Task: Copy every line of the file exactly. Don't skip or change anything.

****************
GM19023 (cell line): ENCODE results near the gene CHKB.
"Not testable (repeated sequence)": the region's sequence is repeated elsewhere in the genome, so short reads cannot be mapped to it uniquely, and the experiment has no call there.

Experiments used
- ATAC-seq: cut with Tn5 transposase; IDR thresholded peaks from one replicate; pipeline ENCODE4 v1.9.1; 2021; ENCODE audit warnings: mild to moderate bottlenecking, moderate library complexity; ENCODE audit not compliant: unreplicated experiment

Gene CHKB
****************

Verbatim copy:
GM19023 (cell line): ENCODE results near the gene CHKB.
"Not testable (repeated sequence)": the region's sequence is repeated elsewhere in the genome, so short reads cannot be mapped to it uniquely, and the experiment has no call there.

Experiments used
- ATAC-seq: cut with Tn5 transposase; IDR thresholded peaks from one replicate; pipeline ENCODE4 v1.9.1; 2021; ENCODE audit warnings: mild to moderate bottlenecking, moderate library complexity; ENCODE audit not compliant: unreplicated experiment

Gene CHKB